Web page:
Monday, September 27, 2010

Football and Clouds: Johnson City 1970

Now that I realize I spent most of the year of 1970 in Tennessee (and not Iowa) I realize that I first started football then as well.
That was not my first dream. Being a comedian was what I wanted to be when I was about five years old. But when I hit my early teens, my desires changed to sports, and of those sports football was the thing for me. I wanted to be a wide receiver. Well, I still wanted to be a comedian, so maybe a comic wide receiver? No, I was actually an athletic person and was very good at catching a football. My father spent a lot of time with me there in Tennessee, in our neighborhood just outside of Johnson City, throwing the football to me, long and short, straight and over-the-shoulder. This was one of my few lone connections to him--just he and I out of a family of four boys and one girl--as no one else in the family liked to watch football, let alone toss the ball around. (Another connection, later, became plants and gardening.) He had grown up without a father (my grandfather had been a WWI navy pilot and 'scout' (he'd go up an a balloon/blimp tethered to the ship and look out for coming enemy aircraft, a dangerous job) and had come back from the war shellshocked (post traumatic stress syndrome, nowadays) and my father never really saw him. We kids never met him. But, that's not football.
So, there finally came the day when I was going to enter the 7th grade. I'd gone to the county school but my parents had paid for me to enter the city school--East High--in Johnson City and I was going to join the football team. We lived out in the semi-sticks (well, all of Tennessee was pretty much the "sticks" to us back then), an area that was a development not yet developed that had only a scattering of houses, a lot of empty red dirt lots and a lot of woods, pastures, small tobacco farms and such. So on the day of my first practice (maybe a week before school was to begin) I recall riding my Stingray bike down the hill and over to where the creek was, my mind full of football and anticipation. I was telling myself that, "This was it!", the beginning of my fame and fortune (more or less that was my fantasy), the start of my football career.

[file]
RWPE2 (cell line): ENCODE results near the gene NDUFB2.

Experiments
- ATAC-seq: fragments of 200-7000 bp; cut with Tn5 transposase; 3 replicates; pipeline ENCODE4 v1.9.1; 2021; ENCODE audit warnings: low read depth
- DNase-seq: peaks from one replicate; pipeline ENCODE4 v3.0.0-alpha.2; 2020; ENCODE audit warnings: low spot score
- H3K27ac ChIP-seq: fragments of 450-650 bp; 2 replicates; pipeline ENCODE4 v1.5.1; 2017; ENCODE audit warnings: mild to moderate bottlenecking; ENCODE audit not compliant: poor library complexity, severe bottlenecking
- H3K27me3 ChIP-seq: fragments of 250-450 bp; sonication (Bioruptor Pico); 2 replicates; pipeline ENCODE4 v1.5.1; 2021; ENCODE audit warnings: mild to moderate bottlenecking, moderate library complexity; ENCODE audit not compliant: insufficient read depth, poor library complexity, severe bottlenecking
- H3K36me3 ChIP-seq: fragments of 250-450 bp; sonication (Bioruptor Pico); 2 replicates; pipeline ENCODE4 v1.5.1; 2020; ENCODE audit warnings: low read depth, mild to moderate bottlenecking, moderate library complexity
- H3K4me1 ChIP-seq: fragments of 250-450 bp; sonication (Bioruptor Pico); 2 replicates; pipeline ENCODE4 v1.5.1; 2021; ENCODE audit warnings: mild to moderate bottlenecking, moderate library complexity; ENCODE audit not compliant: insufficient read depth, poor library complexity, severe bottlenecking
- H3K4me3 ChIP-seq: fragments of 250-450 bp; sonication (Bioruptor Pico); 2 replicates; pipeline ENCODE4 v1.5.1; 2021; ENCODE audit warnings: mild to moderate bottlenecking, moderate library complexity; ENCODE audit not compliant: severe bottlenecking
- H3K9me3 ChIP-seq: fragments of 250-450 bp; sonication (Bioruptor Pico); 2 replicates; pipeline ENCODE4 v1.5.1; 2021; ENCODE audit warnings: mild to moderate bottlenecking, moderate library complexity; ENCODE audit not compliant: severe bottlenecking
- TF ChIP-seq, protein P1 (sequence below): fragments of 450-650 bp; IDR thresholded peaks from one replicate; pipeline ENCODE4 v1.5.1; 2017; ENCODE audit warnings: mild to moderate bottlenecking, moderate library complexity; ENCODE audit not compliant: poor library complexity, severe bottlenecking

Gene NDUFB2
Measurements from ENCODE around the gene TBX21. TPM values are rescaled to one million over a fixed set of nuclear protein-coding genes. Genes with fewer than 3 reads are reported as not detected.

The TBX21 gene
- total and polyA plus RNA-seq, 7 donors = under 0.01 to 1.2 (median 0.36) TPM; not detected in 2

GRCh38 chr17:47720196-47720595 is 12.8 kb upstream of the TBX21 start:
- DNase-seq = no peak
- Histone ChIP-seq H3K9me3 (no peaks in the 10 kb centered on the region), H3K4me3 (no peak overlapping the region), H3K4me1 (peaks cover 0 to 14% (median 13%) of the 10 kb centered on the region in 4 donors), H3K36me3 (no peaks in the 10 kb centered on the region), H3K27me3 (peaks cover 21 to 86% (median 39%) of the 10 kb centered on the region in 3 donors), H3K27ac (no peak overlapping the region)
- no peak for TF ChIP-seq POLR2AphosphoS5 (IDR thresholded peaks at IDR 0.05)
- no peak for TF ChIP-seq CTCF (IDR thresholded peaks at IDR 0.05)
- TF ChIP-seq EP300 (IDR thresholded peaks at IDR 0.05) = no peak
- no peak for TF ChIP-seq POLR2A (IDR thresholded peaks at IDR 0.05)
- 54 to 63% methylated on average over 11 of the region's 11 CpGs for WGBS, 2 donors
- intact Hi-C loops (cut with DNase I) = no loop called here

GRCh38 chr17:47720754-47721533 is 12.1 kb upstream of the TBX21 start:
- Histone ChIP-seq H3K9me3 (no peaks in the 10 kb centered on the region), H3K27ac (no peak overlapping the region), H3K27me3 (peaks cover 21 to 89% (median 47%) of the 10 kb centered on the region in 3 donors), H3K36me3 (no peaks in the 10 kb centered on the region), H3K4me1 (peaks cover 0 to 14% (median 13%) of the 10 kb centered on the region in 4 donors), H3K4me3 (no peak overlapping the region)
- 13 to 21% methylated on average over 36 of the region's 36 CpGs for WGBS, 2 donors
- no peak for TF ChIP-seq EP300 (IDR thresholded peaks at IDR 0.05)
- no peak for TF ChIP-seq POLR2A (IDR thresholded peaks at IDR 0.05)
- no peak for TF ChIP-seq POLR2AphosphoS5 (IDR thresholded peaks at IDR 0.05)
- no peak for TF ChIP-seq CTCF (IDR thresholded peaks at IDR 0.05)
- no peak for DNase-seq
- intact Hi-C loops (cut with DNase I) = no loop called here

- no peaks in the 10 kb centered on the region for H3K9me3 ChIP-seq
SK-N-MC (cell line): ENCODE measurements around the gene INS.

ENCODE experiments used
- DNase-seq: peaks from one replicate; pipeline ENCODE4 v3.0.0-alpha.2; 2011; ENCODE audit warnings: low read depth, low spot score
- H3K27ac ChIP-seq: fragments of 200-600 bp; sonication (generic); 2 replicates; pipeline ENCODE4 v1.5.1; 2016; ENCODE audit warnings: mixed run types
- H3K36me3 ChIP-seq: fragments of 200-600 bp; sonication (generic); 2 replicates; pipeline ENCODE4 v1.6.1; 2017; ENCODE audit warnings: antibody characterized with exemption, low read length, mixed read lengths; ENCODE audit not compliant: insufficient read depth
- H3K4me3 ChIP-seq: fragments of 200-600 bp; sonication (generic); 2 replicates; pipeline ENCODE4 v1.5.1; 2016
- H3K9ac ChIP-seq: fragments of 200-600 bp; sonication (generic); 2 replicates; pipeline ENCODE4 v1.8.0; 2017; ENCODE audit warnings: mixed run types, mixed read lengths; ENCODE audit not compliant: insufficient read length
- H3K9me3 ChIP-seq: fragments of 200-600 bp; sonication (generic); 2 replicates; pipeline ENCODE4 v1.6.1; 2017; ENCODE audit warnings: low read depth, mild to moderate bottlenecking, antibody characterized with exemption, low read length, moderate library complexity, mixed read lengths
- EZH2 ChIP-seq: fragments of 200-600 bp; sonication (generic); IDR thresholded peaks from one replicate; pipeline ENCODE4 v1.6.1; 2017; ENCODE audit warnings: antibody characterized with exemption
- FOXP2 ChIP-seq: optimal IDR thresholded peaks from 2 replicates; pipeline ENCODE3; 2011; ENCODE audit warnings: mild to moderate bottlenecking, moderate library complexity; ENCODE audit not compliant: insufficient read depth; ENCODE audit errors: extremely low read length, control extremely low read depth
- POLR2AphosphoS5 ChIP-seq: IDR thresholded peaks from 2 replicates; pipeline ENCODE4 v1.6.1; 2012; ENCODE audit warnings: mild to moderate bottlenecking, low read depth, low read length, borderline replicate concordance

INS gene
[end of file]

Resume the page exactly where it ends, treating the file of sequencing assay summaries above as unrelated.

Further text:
But as I sat on my bike among the wild fields and the creek, I looked into the sky where it was blue and there were tall white clouds building up and up. Beautiful clouds. And my mind wandered there, into the dreamscape of the white and blue, the billowed terraces of cloudwork.
Football turned out to be quite different than my dreams of it. It was rough and dirty and they wouldn't let you drink water until the end. That's not to say I didn't like it, but let's say that I wasn't as well prepared for the aggressive aspects of it as I was for the more sublime. But I stuck through the practices, made the junior varsity team (but not as a starter), had a pretty cheerleader interested in me. And then came the news that we were leaving for Iowa that fall. Moving . . . But, this was not a bad thing. Our family, all of us except perhaps my father, had been wanting to get out of Tennessee, that little strange northeast corner of it. So, this was welcome news. I was ready to go. And, I quit the team.
The guys razzed me about it, called me a quitter (I guess I was) but, I wasn't really playing any and we were moving and, to tell the truth, I was more interested in other things.
I did play football in Iowa, but I found that I was not really the overtly aggressive type. I didn't have enough of a mean streak. My mind was always off somewhere.
In the clouds, I guess.

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